"Why," Thranduil asked, simply.
Legolas easily recognized the irritation that short question hid. He tried not to grimace. "The reason the lieutenant agreed to bring the men here, rather than to Laketown, is because amongst their other crimes, the men, both of them, threatened me and that is a crime you should hear..."
Legolas got no further.
"My husband would not have hurt anyone," the woman blurted out. "And I do not believe my father would have either."
"I only intended to get my wife to safety," the younger man said at the same time. "I never even saw the boy and girl there until they saw me and it was too late to avoid them, else I would have."
"My daughter is not your wife, murderer!" the old man boomed.
Thranduil, his voice low and soft, was heard above them all. "What did you say, Legolas? How, precisely, did these men threaten you?" He descended the first step of the dais, glaring at the men. Even the old man fell silent and cowered back.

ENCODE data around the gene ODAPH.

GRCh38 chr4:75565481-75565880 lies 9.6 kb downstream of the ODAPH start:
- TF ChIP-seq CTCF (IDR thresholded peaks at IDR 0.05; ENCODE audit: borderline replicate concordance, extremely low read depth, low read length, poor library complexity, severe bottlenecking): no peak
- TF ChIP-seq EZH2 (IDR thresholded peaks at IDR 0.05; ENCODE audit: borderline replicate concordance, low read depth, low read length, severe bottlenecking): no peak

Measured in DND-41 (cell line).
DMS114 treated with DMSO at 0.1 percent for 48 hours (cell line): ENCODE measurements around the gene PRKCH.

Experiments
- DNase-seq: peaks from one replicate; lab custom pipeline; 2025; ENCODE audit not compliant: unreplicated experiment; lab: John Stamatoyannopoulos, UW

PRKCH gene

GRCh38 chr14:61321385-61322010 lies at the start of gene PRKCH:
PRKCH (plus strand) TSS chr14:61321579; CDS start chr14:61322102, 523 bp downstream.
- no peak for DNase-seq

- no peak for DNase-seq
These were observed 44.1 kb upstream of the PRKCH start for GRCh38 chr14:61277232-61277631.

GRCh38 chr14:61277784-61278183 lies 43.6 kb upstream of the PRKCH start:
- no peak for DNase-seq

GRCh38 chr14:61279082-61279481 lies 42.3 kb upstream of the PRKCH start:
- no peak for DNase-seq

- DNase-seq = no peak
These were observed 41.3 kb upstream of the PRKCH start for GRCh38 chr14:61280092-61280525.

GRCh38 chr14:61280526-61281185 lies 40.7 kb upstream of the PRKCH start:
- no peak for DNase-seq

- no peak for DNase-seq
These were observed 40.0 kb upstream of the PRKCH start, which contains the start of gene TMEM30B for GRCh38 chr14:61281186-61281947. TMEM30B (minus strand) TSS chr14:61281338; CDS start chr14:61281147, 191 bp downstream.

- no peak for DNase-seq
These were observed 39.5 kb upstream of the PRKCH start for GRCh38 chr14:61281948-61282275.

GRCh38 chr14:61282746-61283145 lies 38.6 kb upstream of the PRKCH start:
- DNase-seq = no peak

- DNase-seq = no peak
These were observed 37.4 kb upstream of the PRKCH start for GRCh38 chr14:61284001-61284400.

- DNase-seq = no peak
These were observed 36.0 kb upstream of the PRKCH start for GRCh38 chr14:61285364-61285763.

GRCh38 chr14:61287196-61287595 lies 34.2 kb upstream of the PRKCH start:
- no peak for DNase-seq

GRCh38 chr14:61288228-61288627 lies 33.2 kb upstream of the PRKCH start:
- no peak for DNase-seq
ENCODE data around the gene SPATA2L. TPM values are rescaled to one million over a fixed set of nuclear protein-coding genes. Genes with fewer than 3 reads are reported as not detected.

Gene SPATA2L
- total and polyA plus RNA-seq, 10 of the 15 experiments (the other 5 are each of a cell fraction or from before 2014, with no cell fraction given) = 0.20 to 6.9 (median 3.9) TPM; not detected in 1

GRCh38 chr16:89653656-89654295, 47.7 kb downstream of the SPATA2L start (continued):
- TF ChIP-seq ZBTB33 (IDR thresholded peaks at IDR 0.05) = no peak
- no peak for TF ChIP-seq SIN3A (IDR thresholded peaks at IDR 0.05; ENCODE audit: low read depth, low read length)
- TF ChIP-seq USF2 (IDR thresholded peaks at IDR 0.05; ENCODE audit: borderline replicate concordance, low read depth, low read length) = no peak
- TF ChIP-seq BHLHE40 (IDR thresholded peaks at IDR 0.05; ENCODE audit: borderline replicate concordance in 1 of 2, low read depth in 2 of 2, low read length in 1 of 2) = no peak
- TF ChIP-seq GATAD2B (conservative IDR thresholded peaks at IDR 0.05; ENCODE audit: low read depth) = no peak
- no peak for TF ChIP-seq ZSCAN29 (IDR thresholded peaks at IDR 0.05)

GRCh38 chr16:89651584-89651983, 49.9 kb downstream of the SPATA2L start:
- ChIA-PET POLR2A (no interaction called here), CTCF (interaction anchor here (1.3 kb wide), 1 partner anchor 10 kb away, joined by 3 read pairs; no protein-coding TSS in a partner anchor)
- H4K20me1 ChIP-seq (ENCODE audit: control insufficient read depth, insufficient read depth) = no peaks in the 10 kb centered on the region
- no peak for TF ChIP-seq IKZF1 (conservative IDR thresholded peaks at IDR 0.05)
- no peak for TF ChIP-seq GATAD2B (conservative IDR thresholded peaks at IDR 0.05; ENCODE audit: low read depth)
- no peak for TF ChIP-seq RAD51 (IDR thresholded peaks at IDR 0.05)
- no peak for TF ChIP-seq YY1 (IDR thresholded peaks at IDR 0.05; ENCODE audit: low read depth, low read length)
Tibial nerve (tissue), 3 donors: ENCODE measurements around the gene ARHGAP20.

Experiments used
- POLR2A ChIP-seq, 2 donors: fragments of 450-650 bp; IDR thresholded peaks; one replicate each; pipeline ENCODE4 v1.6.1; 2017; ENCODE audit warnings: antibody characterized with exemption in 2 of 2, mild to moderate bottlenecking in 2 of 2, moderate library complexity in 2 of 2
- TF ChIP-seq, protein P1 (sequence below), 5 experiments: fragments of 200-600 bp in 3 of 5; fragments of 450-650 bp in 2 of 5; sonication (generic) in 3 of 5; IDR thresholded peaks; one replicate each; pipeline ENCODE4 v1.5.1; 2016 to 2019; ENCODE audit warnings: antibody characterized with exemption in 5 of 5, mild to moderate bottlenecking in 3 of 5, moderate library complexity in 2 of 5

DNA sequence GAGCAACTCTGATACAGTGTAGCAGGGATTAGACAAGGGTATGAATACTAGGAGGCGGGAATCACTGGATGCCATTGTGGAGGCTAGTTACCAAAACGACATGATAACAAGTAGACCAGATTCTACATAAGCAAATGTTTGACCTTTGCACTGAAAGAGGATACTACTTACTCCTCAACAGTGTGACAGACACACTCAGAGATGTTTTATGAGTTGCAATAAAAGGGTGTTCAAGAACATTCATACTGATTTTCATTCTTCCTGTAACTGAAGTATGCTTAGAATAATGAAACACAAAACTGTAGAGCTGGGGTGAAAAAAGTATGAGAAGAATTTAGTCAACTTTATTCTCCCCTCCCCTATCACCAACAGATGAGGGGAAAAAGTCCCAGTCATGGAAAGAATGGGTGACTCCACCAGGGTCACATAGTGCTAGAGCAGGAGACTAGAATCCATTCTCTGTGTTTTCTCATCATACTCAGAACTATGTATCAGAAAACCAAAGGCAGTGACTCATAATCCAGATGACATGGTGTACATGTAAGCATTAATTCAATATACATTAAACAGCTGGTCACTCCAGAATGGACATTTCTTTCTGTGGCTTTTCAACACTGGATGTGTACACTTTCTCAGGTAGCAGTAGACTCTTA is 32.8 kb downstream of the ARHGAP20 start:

Definitely a mistake to start off the explanation from that point, Legolas thought to himself. Too late now. His father would hear nothing else until he heard the rest of this part of the story, so Legolas hurried to finish it. "The younger man, Sadron is his name, and I threatened one another with our knives when he was trying to steal one of the horses my cousins and I rode to the border."
Thranduil's jaw openly dropped in response to that and he looked at Tulus. The guard was looking fixedly at the tapestry behind the throne.
Legolas pressed on, fearing his courage might fail him. "Before the man and woman could leave on the horse, the warriors chased the older man to where we were. He tried to kill his daughter with an arrow, but missed her because Sadron threw her to the ground, and when the warriors tried to prevent him from making a second attempt, he turned his bow on me to make them back off."
Thranduil's gaze locked on the older man and he descended the rest of the stairs like a hawk diving on its prey. "You threatened a child so you would be allowed to kill...did I hear that correctly? You tried to kill your own child? You threatened..." he paused and looked at one of the warriors, since Tulus would not face him, "With a drawn bow?" he asked. The warrior nodded and Thranduil's face contorted with rage. He pulled the man up by the front of his tunic. "You threatened my son with a drawn bow in an attempt to kill your own daughter?"